The Tar Heel victory ended one of college basketball’s great frustrations. Although one of the most respected coaches in the nation, Smith had made six previous trips to the Final Four without winning a title.
    True to form, Smith downplayed the drama of the moment.
    “I am very grateful to my players,” said Smith, now in his 21st year as head coach. “Georgetown is the best team we played all y ear. We played very well and feel very fortunate to win.”
    Carolina point guard Jimmy Black summed up the game neatly and concisely.
    “It was the type of game you expect for the national championship,” the senior said.
    The team will leave New Orleans at noon today and will arrive in Chapel Hill at 2 p.m. Smith will not be on the flight and will not accompany the team to its 2:30 pep rally at Kenan Stadium.
    (In Chapel Hill, it was Mardi Gras a month late as more than 30,000 screaming, beer drinking, Carolina Blue paint-tossing students and fans packed downtown as if it were the French Quarter of New Orleans.
    (They had packed bars and restaurants and friends’ homes, and as the final horn blew and the Tar Heels won the national championship, they spilled out onto six blocks closed to traffic and started the biggest party in the state. Worthy was “The Man for the Tar heels, whose championship — UNC’s first NCAA title since it’s 32-0 run in 1957 — capped a 32-2 season and gave the school its second national crown. The junior forward from Gastonia finished with 28 points and was named the tournament MVP.
    Jordan from Wilmington, added 16 points for the Tar Heels, and Sam Perkins had 10 points.
    Only Worthy’s performance could match the intimidating effort of Georgetown’s Pat Ewing. The aggressive, 7-foot freshman was a constant force from the opening seconds, topping the Hoyas with 23 points and 11 rebounds.

    Jordan had a dream — NCAA title
    By Tom Harris, Staff Writer (News and Observer)
    Originally published Tuesday, March 30, 1982

    NEW ORLEANS — Michael Jordan had a dream.
    “It was on the way over here,” Jordan said Monday night in the North Carolina locker room, after his jumper with 15 seconds remaining gave the Tar heels a 63-62 victory over Gerogetown and the NCAA basketball championship. “I knew this team made it here (to the finals) las year. I knew I was the new man, the addition.
    “And I dreamed we made a last-second shot to win it. And I dreamed I took the shot.”
    The jumper came more than half-a-minute after Eric “Sleepy” Floyd had given the Hoyas a 62-61 lead.
    “We were running our No. 2 offense,” the UNC freshman explained. “It can go to Jimmy Black or (Matt) Doherty or me. It just happened to go to me.”
    The shot, a long arching jumper from the left side, hit nothing but the bottom of the net.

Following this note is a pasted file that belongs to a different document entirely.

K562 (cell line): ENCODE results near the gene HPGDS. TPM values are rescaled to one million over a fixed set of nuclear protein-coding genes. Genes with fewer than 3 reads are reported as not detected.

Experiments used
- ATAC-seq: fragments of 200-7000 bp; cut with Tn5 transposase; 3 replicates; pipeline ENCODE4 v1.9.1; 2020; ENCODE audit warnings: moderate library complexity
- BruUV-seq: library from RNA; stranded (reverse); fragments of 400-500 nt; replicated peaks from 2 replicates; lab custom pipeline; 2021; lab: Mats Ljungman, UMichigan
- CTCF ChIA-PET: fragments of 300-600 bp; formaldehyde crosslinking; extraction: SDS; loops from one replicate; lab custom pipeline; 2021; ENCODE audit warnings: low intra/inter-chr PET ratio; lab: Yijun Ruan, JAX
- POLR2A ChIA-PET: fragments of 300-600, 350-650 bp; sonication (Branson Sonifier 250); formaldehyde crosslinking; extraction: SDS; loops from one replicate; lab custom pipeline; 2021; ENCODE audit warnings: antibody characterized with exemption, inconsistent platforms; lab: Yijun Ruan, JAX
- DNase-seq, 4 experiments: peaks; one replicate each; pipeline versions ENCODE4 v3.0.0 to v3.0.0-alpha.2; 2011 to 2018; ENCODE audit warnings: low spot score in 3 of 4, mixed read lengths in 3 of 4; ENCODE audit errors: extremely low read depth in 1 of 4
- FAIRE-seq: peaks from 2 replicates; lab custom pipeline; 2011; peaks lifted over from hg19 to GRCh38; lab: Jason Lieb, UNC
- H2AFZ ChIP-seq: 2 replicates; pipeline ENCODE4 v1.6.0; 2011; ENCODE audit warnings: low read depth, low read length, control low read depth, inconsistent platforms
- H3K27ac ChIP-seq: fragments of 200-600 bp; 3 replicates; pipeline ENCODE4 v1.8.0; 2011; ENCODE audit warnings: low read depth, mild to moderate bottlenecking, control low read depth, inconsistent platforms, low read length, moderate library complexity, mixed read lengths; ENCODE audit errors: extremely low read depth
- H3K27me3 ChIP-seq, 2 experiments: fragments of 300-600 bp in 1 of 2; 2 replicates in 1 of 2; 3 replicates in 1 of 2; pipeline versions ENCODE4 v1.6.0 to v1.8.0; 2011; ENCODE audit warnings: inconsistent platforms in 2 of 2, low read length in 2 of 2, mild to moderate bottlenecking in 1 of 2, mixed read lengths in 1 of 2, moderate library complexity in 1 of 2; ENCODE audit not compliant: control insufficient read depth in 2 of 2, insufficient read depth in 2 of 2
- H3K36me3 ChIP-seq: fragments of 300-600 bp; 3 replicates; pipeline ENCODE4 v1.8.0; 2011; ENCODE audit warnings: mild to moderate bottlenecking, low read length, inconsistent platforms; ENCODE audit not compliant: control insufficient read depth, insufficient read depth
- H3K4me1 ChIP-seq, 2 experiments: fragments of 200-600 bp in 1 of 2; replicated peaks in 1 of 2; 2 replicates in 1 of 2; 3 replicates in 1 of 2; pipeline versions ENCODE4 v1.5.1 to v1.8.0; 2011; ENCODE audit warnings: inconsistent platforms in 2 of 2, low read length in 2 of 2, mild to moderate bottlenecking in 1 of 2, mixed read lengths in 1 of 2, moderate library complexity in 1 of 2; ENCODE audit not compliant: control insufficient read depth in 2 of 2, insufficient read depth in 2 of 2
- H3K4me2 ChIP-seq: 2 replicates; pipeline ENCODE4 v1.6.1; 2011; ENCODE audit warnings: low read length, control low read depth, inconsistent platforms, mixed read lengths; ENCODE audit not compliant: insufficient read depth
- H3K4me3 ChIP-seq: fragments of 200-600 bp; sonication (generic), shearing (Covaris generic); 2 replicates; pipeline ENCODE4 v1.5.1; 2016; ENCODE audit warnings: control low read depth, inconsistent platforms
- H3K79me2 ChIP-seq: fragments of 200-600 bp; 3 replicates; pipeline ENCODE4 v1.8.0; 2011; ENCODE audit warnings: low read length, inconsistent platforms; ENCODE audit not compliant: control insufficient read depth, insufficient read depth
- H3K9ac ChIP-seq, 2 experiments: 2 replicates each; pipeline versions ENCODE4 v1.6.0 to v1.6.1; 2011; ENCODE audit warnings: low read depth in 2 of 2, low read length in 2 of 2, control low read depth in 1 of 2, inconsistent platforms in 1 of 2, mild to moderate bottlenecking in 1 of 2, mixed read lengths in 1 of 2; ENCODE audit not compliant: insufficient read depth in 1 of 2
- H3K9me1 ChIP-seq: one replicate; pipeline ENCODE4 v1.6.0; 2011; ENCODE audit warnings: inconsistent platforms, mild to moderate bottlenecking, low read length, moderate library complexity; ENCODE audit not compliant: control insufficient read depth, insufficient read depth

“I never saw it go through,” Jordan said, laughing. “I didn’t look. I didn’t want to look.
    “Then I knew from the crowd reaction and my teammates’ reaction that it went through.
    “But there were still eight or 10 seconds left. I had to get downcourt and play defense.”
    The Tar Heels had an out. James Worthy, who scored a career-high 28 points and was named the tourney MVP, was stationed underneath, ready to put it back in if Jordan missed.
    “James told me after the game he was there,” said Jordan, who was named to the all-tourney team along with Worthy and center Sam Perkins. “He said he had it if I’d have missed. I’m just glad I didn’t miss.”
    Jordan and the rest of the Tar Heels were quick to praise Worthy, who was on the receiving end of a pass from the Hoyas’ Fred Brown in the closing seconds, putting the game and the title on ice. In all, Worthy had 28 points on 13-of-17 shooting including a variety of prodigious slam dunks, four rebounds and three steals.
    “James Worthy is the best college basketball player in the country,” said Black, the Heels’ floor leader.
    “Al (Wood) did it for us last year,” said Doherty. “When things aren’t going well for us, James takes over. That’s what he did tonight.”
    Worthy picked off Brown’s pass with about five seconds left.
    “I saw him fake inside, then bring it down,” said Worthy. “I moved in, then back out.
    “It was instinct,” he added, “just an instinctive move.”
    Most of the Heels were amazing calm after the contest.
    “It just hasn’t sunk in yet,” said Doherty, “but it will.”
    “We’re just glad to win it, for ourselves, but mostly for Coach (Dean) Smith,” said senior reserve center Chris Brust, who put in two productive stints in the victory.
    This was Smith’s seventh trip to the NCAA Final Four, but he’d never won the title.
    “Jimmy (Black) was the one talking that way all last week, about how we wanted to win this for Coach Smith,” Brust continued “But we wanted it, too, so the writers would stop writing that he’d never won the big one.”
    “We never said that,” added Jimmy Braddock, a junior who put in a crucial first-half stint, “because nobody ever asked us.”
    Black, the senior so close to the coach had the final word.
    “It’s too good to be true,” he said, brushing away the tears. “It has been so long coming for him. I’m so glad we could go out and get it for him.

  3. Kenny says:

    I was an 19-year old college Freshman at Towson U who drove home to watch the game with my Dad as we rooted for my Hoyas (I had assimilated my Dad to be a Hoya fan two years before). Dad was a big football fan so some of the nuances of college hoops were still unfamiliar to him. As GU came up the floor for that last possession we were both screaming to get the ball to Sleepy in the corner. When the pass went to James Worthy I can still remember how quiet we both were as Worthy dribbled the other way with Eric Smith in pursuit. I did not cry that night because my Dad always told me it was okay to cry but not over a stupid game. Just thought I would provide a GU perspective on a great title game I will never forget.